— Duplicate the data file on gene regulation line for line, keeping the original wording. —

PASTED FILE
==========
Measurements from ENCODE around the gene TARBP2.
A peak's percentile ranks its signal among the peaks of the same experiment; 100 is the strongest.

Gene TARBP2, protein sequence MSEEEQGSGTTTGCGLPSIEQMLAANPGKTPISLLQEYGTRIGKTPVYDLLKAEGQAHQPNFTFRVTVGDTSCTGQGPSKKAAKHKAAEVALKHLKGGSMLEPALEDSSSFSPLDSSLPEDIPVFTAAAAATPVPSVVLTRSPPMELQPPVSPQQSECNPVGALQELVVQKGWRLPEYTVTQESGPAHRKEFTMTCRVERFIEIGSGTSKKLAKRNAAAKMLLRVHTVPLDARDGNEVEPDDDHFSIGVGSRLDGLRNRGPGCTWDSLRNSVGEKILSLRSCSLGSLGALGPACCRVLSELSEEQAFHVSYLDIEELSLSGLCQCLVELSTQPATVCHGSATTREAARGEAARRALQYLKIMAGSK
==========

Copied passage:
Measurements from ENCODE around the gene TARBP2.
A peak's percentile ranks its signal among the peaks of the same experiment; 100 is the strongest.

Gene TARBP2, protein sequence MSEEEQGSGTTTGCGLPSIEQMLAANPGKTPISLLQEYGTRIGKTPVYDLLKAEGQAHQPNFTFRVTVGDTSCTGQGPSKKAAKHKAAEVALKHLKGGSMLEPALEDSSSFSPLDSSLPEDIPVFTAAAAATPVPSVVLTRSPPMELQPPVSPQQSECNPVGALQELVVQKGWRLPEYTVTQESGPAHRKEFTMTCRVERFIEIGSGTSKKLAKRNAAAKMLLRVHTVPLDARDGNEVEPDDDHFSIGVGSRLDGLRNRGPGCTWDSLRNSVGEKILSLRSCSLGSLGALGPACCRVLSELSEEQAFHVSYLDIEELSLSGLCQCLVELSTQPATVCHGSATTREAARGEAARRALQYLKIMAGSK